But the new loans carry the same controversial conditions, such as tariff and subsidies cuts, that many analysts now agree are partly to blame for the soaring inflation and inability of developing country governments to cope.
Mark Plant, deputy director of the IMF's Policy Development and Review Department, told an IMF publication last week that the so-called Exogenous Shocks Facility (ESF), which the fund uses to disburse fast loans in emergency situations, would be open for business to the world's poorest nations by June.
Already 15 countries are talking to the Washington-based IMF about tapping loans from the programme, which is designed to offset expenses and budget imbalances incurred from shuffling expenditures to ease food prices in poor nations.
"The IMF is preparing a review of the Exogenous Shocks Facility for Board consideration in June," Plant told the IMF Survey.
"But I would underscore that the ESF is available now, if any country needs immediate help," he added.
The IMF official said that in addition to the emergency programme, developing countries suffering high food prices could also receive advance loans from the more traditional Poverty Reduction and Growth Facility (PRGF), the loan framework under which poor countries typically have to agree to revamp their economies in return for IMF cash.
Countries resorting to the Fund's emergency loans for the first time will have to accede to the terms of the controversial PRGF, if they do not have one in place already.
But analysts say that both loan programmes could in fact make a bad situation worse. The conditions that these two programmes share include trade liberalisation, cutting social spending, trimming subsidies to local producers and limiting bailouts to troubled national sectors.
Under those conditions, international financial institutions such as the IMF and its sister institution the World Bank helped force developing countries to dismantle much of their agricultural tariff systems, allowing in huge quantities of cheaper farm goods from Europe and the United States.
Critics say this effectively sabotaged national food security systems and has left poor countries ever more reliant on food imports and defenseless in the face of the latest price increases. Today, according to figures from the Global Policy Forum, nearly three in four developing countries are net importers of food.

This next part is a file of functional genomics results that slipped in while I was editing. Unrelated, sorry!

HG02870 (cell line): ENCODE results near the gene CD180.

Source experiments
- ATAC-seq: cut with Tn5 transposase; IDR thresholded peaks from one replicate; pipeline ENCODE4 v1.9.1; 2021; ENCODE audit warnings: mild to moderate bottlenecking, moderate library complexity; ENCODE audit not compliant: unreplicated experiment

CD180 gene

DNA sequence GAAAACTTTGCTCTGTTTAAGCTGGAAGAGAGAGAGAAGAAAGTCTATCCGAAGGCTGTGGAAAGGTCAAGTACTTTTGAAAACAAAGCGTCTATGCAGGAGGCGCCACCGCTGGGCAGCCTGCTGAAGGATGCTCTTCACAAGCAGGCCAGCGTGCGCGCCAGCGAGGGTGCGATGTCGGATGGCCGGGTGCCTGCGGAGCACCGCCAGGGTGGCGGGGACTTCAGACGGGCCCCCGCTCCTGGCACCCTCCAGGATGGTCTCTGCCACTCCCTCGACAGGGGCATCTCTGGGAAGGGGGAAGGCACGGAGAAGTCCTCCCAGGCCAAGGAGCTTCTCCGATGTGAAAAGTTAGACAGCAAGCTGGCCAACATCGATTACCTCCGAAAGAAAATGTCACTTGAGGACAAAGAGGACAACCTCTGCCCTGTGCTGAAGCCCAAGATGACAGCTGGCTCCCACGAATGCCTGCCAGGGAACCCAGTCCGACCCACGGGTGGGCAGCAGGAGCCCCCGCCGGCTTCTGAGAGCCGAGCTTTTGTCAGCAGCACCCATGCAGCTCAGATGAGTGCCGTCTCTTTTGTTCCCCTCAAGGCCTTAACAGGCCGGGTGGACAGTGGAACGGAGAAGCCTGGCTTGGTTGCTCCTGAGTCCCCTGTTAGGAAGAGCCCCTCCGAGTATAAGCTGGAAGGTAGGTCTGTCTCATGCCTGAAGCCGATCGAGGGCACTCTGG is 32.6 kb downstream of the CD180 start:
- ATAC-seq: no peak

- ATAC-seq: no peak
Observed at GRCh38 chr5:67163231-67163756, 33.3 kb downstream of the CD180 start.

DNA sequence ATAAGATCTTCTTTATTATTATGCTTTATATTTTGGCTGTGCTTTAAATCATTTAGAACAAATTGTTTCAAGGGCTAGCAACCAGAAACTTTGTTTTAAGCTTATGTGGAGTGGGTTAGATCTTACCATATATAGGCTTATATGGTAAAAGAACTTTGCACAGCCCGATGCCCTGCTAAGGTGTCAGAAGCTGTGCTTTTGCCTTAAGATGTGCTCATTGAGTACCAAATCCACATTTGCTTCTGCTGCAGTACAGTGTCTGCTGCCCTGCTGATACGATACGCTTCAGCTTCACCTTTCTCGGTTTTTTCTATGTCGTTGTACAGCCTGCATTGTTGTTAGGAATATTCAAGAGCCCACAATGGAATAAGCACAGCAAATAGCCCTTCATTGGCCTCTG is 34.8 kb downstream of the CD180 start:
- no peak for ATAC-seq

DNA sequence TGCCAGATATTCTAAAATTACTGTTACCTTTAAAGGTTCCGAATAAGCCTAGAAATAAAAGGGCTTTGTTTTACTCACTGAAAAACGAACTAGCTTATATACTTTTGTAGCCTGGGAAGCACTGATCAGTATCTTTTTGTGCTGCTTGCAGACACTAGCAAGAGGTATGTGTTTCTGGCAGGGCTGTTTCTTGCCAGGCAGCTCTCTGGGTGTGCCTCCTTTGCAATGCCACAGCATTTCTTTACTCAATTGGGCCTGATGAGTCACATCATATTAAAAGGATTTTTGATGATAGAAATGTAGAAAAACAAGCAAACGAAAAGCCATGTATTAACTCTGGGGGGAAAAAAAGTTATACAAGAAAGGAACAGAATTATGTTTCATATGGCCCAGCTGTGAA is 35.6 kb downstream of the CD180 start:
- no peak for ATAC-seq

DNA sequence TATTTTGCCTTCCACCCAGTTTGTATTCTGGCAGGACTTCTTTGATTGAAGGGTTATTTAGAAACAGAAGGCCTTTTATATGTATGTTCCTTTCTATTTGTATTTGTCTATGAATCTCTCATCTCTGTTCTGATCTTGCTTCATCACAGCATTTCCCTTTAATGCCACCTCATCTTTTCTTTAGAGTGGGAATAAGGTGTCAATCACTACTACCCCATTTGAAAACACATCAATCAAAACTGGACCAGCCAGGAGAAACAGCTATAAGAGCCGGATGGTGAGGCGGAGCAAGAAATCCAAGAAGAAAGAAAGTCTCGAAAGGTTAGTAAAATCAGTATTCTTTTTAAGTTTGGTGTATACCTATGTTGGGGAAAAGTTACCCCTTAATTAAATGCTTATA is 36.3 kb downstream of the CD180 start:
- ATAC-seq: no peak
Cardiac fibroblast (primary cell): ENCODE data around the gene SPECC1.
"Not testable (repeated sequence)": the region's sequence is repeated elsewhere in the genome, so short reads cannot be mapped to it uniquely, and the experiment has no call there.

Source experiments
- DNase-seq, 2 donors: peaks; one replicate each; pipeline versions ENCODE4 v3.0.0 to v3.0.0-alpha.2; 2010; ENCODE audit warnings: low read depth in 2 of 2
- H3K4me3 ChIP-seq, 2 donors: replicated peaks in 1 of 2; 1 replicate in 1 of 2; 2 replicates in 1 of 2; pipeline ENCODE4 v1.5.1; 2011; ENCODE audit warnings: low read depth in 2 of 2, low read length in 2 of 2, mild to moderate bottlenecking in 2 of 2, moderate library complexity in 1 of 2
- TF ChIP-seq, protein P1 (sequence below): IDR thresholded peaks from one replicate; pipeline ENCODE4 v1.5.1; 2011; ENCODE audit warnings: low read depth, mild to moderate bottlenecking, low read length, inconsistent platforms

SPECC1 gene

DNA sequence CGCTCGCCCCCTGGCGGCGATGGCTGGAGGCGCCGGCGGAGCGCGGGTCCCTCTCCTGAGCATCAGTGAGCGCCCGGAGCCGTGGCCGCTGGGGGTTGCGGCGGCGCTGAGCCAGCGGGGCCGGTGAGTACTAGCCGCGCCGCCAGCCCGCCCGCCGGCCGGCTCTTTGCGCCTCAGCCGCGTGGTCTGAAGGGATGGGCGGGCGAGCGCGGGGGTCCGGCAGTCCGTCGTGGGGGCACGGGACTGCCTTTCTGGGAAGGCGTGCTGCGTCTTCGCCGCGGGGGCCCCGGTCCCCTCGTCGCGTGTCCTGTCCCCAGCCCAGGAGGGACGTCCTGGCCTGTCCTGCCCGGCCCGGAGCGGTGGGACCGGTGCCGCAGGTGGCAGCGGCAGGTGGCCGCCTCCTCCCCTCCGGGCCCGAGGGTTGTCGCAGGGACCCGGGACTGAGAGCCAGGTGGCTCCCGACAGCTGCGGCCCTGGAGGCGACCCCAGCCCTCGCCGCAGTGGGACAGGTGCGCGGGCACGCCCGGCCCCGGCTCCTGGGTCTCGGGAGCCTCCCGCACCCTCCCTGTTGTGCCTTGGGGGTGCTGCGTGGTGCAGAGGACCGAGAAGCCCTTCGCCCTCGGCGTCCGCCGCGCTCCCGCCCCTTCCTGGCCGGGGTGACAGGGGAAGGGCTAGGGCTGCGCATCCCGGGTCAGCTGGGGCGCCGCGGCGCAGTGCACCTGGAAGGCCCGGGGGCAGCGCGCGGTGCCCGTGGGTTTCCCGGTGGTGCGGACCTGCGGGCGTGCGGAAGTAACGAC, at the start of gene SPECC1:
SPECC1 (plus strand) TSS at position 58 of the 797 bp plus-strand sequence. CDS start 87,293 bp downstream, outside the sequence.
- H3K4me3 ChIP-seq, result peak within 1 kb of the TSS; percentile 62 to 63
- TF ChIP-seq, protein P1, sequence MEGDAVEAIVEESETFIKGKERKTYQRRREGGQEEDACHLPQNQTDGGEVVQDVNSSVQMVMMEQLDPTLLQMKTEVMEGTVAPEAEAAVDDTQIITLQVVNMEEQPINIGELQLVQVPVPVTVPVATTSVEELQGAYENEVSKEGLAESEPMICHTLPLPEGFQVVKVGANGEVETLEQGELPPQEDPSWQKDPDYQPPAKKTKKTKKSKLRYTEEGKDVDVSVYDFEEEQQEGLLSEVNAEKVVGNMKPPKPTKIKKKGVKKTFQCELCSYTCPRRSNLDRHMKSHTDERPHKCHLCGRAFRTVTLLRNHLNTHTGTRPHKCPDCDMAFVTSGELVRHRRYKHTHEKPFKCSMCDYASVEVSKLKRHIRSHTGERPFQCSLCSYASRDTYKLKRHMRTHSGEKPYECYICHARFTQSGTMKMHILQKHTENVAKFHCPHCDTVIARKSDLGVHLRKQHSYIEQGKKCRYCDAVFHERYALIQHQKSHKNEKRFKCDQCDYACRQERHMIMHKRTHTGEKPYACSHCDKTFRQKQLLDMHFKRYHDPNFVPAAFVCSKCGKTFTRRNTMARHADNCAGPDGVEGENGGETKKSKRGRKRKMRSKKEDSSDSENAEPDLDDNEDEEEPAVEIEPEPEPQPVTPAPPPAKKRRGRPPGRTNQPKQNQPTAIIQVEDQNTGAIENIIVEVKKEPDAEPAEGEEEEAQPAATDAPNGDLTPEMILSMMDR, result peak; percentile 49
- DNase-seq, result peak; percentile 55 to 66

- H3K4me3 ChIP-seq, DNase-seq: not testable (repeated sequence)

"The IMF adjustment programmes forced poor countries to abandon policies that protected their farmers and their agricultural production and markets," said Henk Hobbelink of the international non-governmental organisation GRAIN, which promotes sustainable agriculture and biodiversity.
"As a result, many countries became dependent on food imports, as local farmers could not compete with the subsidised products from the North. This is one of the main factors in the current food crisis, for which the IMF is directly to blame," he added.
According to data from the U.N. Food and Agriculture Organisation, these food import surges have had an especially harsh impact on rural poor and local economies in Africa.
For example, in Cameroon, lowering tariff protection to 25 percent saw poultry imports increase by about six-fold. In Senegal, 70 percent of the poultry industry has been wiped out in recent years because of an influx of European poultry.
And when Ghana cut its rice tariffs from 100 to 20 percent under structural adjustment policies ordered by the World Bank, rice imports to the country increased from 250,000 tonnes in 1998 to 415,150 tonnes in 2003. Domestic rice, which had accounted for 43 percent of the domestic market in 2000, captured only 29 percent of the domestic market three years later.
Rising food prices are having their biggest impact on poor people in low-income developing countries. Rice prices have reached record levels, while wheat prices have nearly tripled and corn doubled since 2000.
Some 33 countries, most in Sub-Saharan Africa, which already carries the world's heaviest debt burden, have been particularly affected. New loans from the ESF could further plunge these nations into the red.
GRAIN also notes that IMF policy advice to eliminate tariffs on some food items, as Plant has advocated, would simply continue to discourage local production and put poor countries even more at the mercy of international commodity markets over which they have no control.
It is unclear whether pushing more funds in the form of new loans in the market will ease prices, although such a move would likely fatten profits for international food companies, traders and speculators.
GRAIN says that Cargill, the world's biggest grain trader, achieved an 86-percent increase in profits from commodity trading in the first quarter of 2008. Another company, Bunge, had a 77-percent increase in profits during the last quarter of 2007, while ADM, the second largest grain trader in the world, had a 67-percent increase in profits in 2007.
As part of its package to deal with the crisis, the IMF is also arguing that poor nations redirect new subsidies only to the poor while removing subsidies to petroleum products, an argument that overlooks the major impact of fuel on food prices.
The IMF insists that it is offering varied advice to suit different countries and avoid destabilising their economies.
"Individual country circumstances will require different approaches calibrated against the nature of each country's shock," said Bill Murray of the IMF's media office in an email message.
But food security activists say that poor nations should reject the advice they are getting from institutions such as the IMF and World Bank and work instead towards "food sovereignty".
The answer to the current crisis, argues Anuradha Mittal of the U.S.-based Oakland Institute, is for developing countries to "break with decades of ill-advised policies that have failed to benefit their people".
© 2008 Inter Press Service